2 new films go for the crossover votes

Times Staff Writer

Washington and Hollywood share some obvious habits, including people who will say anything ("Jim Carrey couldn't have been easier to work with!") to get ahead. When it comes to elections and the box office, the two towns exhibit something else in common: attracting crossover supporters.

Just as Sen. John McCain is wooing independents and Sen. Barack Obama is courting women, the two new movies in wide release this weekend hope to capture a segment of moviegoers outside the typical target audience. With "Fool's Gold," Warner Bros. is trying to draw a sizable number of men into its romantic action comedy, while Universal will see if non-African American ticket buyers have any interest in Martin Lawrence's "Welcome Home Roscoe Jenkins."

Both films are poised to battle closely for first place over the weekend. Prognosticators are divided over who will prevail -- although most favor "Fool's Gold" -- and some suspect that "Hannah Montana and Miley Cyrus: Best of Both Worlds Concert" somehow could finish in second place in its second (and likely not last) weekend of limited release.

While women typically account for 60% -- and sometimes as much as 80% -- of the ticket buyers for pure romantic comedies, "Fool's Gold" is showing almost equal interest from men and women, especially among those older than 25, according to audience tracking surveys. While early previews of the film focused on its opposites-attract love story between Matthew McConaughey and Kate Hudson (the two had a successful pairing in 2003's "How to Lose a Guy in 10 Days"), the most recent "Fool's Gold" commercials have stressed the film's action elements.

"I had always wanted to make a 'Romancing the Stone' kind of movie," says Andy Tennant, the film's director and co-writer, who remembers being struck by the previews of the 1984 Michael Douglas hit. "The fact that it was a comedy with all of that action was really surprising to me."

"Romancing the Stone" wasn't the only comedy-action film from the era that Tennant recalls loving. He says he was also a fan of "Silver Streak" and "Outrageous Fortune." But as the years went by, Tennant says, that hybrid became the conceit of a different genre. "The adventure comedy had been taken over by animation -- by 'Shrek' and 'Finding Nemo,' " he says.

In revising the "Fool's Gold" screenplay and filming the movie, Tennant punched up the film's treasure-hunting rivalries and its climactic chase and rescue, and added exposition and historical research to make the search for a galleon's hidden loot play more like "National Treasure."

"I don't see the movie as a romantic comedy," Tennant says. "I see it as a comedy adventure. The deliberate choice is that it's something you haven't seen in a while."

It wasn't always sold that way. Hoping to secure female ticket buyers first, Warner Bros. initially pushed the Hudson-McConaughey romance. The studio also played down the sexiest man in the galaxy's bongo-banging allure; even though McConaughey hardly ever wears a shirt in the movie, the film's poster shows him fully clothed and Hudson nearly naked in a tiny bikini.

As the director of Will Smith's smash hit comedy "Hitch," Tennant knows how critical it is to cast as wide a net as possible. When spots were being cut to promote that film, it was essential they showcased as much comedy as romance; without the laughs, men will steer clear. "The trailer had to be funny," Tennant says, "because men don't historically go to romantic comedies."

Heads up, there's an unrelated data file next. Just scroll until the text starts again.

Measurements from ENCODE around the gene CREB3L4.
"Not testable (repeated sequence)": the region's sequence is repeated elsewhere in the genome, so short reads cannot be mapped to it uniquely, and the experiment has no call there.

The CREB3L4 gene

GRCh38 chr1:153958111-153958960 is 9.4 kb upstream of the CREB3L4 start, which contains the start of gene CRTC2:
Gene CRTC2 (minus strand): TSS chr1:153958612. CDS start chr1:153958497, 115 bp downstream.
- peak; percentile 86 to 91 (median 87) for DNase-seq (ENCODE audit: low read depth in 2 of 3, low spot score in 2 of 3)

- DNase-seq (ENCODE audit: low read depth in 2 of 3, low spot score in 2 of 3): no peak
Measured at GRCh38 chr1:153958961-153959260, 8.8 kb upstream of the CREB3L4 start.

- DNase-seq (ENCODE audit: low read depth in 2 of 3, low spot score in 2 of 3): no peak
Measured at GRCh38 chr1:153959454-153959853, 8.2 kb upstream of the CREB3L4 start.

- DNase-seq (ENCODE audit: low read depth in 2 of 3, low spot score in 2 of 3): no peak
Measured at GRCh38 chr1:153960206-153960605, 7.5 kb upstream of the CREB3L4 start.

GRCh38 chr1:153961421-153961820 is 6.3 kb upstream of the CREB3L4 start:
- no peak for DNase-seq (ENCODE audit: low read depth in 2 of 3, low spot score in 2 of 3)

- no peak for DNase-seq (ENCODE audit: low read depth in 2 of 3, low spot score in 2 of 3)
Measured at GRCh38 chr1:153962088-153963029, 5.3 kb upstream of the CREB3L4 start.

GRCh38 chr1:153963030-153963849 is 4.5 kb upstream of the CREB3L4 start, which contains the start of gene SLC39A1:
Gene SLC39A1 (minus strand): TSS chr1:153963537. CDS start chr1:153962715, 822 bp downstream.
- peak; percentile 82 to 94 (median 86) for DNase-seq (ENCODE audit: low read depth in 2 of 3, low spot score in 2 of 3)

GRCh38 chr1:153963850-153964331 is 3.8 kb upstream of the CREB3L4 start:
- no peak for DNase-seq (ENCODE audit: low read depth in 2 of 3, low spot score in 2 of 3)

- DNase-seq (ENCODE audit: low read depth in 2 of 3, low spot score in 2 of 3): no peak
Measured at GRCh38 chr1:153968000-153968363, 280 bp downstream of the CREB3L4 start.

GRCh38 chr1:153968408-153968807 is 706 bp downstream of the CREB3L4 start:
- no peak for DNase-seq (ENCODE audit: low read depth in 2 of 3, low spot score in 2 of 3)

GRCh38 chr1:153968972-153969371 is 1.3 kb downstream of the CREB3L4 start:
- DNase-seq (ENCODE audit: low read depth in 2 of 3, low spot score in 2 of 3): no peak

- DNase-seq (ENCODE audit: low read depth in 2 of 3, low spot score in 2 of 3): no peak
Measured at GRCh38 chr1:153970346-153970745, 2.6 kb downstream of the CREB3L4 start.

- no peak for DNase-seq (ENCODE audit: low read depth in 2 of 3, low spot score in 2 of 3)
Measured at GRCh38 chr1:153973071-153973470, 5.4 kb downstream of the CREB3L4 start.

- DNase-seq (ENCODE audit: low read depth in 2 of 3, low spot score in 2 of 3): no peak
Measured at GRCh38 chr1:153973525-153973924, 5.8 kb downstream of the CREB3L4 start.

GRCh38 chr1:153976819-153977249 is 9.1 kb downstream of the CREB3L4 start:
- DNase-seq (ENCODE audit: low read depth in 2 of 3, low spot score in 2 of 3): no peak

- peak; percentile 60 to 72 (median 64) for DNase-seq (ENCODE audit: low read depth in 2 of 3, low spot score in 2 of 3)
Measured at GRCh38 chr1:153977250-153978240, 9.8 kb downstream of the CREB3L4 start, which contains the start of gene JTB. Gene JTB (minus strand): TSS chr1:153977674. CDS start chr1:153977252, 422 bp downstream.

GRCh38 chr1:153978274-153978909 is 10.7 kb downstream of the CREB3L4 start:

Universal's "Welcome Home Roscoe Jenkins," a comedy about a talk show host (Lawrence) attending a disastrous family reunion, carries strong awareness and broad interest among African American moviegoers. Unlike "Fool's Gold," the movie is being sold as a pure comedy; Universal's research screenings show the film plays incredibly well, so the film could actually hang around for more than a few weekends. Lawrence's movies -- especially the "Big Momma's House" movies, when he's in drag -- also tend to open well, with even a poorly reviewed dog like "National Security" taking in $14.4 million in its first weekend five years ago.

In booking "Roscoe Jenkins," Universal has placed the film into some local theaters that usually draw racially diverse ticket buyers. So if the studio sees that proceeds from multiplexes such as the Bridge Cinema de Lux and United Artists Marina del Rey are especially strong, Universal will tailor its advertising campaign and target white audiences.

After its robust $31.1-million opening last weekend, "Hannah Montana" performed remarkably well during the week, when its core audience of 6- to 16-year-old girls theoretically is either in school, doing homework or going to bed. On Monday, it was the No. 1 film, with $3.3 million in ticket sales, and it finished first again Tuesday with $2.9 million. If it drops only 40% from last weekend, "Hannah Montana" could gross as much as $18 million this weekend.

That might be enough to challenge for first place, but Warner Bros. has spent heavily on "Fool's Gold," and that should be enough to bring in about $23 million for its first three days. "Roscoe Jenkins" should be second with about $19 million, with "Hannah Montana" a close third.



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